Tiger finally has been getting some sound PR advice. As he prepares for his return to golf, it's appropriate to revisit some PR advice that was dished out here during the Christmas holidays (when you weren't reading this blog). Check it...
Damage Control: What to do when your top talent gets chased with a nine iron
Hot topic for GMs, GSMs, LSMs, and PDs this morning. With so much recent focus on the Tiger Woods saga, it’s timely to discuss what to do when your station’s top talent gets into hot water. Through the years, we’ve all lived through talent getting arrested with prostitutes, personalities charged with DUI, and even petty theft. In the olden days, management simply dealt with these digressions by firing the personality. But in today’s business climate, where the public is more forgiving of “mistakes,” and top talent is tied to significant client endorsement deals, we’re often forced to make delicate decisions.
Both David Letterman and Tiger Woods have admitted to recent infidelity, but Letterman’s story was contained to a few days and Tiger’s was, well… The difference was how each camp reacted to the crisis.
So, here’s a basic list of some of what to do in a high-profile matter:
- Determine if the infraction is worthy of termination or other disciplinary action; consult the station’s attorney and appropriate HR folks. Designate a spokesperson. Order the rest of your staff to not comment on the matter.
- If termination is your decision, issue a statement (best if it is a written statement) with the proper HR language, but be sympathetic, too. One or two sentences will be fine; it’s better to say less than more. Often, it’s best not to comment on “personnel issues.” (And the public will read between the lines.)
- It becomes a little bit of a dance if you decided to stick with the talent. You’ll have three goals with your following actions: Protect your brand, protect your revenues, and calm the media/public frenzy. (Notice I didn’t say protect the talent—that’s their job).
- Immediately issue a statement stating how shocked WXXX is, then condemn the inappropriate action. Let the public know that your thoughts are with the talent’s family (or anyone who he/she hurt). Now, here’s how you start turning it around: WXXX will work with [talent] to ensure he/she gets the help they need. (Here’s where you pay for a small stint at rehab, etc…) At this point, the station can focus on the advertisers.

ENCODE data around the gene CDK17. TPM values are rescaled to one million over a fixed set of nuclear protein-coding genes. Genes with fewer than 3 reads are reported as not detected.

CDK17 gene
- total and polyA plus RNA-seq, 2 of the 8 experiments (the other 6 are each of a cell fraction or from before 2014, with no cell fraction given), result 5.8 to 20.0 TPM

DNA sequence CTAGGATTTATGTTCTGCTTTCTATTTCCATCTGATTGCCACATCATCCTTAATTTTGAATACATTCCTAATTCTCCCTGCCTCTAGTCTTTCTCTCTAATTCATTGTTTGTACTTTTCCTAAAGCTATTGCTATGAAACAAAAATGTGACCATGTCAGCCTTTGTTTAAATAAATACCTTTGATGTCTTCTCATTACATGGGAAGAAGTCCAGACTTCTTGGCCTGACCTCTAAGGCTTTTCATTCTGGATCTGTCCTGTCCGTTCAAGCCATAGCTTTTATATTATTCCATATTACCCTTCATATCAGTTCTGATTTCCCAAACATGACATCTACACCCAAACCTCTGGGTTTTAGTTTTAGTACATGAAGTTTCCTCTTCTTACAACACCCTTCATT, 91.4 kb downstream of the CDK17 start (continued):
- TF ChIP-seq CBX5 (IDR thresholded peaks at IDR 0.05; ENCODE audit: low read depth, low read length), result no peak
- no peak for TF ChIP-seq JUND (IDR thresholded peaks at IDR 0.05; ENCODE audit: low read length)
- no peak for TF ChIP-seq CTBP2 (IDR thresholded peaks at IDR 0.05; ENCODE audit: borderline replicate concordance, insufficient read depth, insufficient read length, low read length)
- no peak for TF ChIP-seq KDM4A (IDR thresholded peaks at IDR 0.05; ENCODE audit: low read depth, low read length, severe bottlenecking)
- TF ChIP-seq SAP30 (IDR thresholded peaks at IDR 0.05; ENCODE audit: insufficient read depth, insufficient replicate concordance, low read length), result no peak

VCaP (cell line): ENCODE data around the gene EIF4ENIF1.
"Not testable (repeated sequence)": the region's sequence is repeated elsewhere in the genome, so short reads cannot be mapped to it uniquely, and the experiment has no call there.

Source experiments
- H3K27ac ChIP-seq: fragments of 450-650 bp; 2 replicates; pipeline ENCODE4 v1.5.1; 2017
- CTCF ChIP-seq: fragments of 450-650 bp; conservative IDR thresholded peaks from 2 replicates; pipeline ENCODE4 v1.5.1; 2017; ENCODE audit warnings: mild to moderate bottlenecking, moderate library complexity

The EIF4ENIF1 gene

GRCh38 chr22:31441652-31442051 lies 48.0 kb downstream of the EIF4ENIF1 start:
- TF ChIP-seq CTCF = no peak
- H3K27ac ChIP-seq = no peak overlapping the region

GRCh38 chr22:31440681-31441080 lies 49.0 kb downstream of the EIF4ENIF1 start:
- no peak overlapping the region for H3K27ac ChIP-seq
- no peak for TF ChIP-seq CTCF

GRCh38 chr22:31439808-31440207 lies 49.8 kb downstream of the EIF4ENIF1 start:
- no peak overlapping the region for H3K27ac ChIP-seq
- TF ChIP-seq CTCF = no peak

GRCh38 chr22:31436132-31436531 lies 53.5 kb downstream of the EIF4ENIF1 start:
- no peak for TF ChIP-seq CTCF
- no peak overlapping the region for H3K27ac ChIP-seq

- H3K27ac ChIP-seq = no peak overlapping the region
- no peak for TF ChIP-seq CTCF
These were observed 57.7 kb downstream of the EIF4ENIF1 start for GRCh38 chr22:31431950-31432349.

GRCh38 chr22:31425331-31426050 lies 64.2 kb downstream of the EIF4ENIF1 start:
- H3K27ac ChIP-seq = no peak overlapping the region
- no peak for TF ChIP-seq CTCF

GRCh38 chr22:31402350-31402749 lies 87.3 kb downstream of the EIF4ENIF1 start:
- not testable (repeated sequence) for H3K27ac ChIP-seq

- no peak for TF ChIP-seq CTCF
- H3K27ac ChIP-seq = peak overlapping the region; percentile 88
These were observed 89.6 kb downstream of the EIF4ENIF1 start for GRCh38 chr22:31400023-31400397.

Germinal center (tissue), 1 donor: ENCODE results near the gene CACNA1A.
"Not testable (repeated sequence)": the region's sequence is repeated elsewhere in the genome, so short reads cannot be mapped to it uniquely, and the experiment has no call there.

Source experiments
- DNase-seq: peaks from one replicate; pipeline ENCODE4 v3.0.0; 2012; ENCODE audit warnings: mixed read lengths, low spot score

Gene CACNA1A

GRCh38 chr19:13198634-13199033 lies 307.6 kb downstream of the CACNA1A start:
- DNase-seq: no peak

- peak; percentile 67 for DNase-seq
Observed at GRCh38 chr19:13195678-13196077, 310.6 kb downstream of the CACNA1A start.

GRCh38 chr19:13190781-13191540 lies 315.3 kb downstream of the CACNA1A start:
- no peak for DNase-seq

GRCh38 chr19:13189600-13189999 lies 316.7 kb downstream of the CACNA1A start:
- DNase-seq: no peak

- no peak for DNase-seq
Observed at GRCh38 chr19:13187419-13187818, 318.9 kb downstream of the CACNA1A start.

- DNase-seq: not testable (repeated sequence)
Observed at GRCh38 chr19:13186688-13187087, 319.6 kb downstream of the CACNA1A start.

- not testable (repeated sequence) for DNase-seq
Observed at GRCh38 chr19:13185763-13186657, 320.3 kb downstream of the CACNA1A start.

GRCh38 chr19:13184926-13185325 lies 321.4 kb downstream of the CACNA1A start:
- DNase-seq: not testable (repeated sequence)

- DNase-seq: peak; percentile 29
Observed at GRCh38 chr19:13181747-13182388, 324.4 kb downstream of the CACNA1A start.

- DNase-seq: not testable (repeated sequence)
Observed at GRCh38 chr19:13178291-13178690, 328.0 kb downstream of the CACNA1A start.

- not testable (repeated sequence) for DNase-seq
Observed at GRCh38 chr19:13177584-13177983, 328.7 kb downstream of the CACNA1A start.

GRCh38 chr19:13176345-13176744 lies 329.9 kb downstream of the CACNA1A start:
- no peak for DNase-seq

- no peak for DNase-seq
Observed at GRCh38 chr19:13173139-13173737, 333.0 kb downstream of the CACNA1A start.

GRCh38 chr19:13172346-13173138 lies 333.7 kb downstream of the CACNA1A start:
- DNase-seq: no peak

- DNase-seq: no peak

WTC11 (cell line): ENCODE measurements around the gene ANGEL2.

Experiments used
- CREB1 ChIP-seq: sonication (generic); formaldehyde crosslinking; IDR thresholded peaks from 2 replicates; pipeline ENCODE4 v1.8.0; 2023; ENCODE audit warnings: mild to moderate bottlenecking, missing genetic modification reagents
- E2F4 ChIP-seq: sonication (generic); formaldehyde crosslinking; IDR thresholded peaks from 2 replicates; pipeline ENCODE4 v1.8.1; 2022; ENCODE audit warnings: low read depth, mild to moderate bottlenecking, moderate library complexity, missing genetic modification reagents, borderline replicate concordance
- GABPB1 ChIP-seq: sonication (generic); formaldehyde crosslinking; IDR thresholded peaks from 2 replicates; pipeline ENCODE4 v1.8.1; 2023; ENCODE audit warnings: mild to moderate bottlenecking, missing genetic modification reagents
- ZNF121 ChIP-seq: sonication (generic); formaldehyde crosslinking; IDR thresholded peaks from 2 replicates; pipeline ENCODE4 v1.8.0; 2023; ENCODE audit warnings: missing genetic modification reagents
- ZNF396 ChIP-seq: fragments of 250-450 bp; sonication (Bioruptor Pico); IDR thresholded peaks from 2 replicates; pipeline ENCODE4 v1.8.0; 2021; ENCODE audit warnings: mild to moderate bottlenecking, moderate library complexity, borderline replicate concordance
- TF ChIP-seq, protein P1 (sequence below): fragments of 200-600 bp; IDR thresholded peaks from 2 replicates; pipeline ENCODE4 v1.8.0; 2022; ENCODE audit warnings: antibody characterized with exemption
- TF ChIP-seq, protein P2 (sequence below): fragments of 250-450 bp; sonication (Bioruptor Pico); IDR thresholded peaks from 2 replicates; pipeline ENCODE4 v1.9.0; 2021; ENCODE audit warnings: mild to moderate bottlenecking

- Directly after the station has released its statement, have your talent issue a written statement. It should say how deeply sorry they feel about making the mistake; the talent should apologize to their family, colleagues and sponsors at WXXX, and the listeners. The talent also should ask for forgiveness, acknowledge the long road ahead of gaining trust back, and accept any resources the station will provide. At this point, the talent should focus on a comeback and keep out of the spotlight.
- Have an open and honest conversation with sponsors. Talk about the rehabilitation process for the talent and sell the dream of what’s ahead. Do this fast!
Speed is of the essence when it comes to damage control (think Letterman vs. Woods). It’s important to remember that the media needs pictures and new information to move a story. If you only issue a written statement (don’t appear on camera) and refuse further comment, you won’t fuel your own story. It’s also important to note that your HR staff is trained in HR policies and not in dealing with public perception. If retaining naughty talent, your statement will need to go beyond the standard HR “no comment.” (The stress of this decision may cause your HR person to rapidly gain weight and have immediate hair loss—sorry.)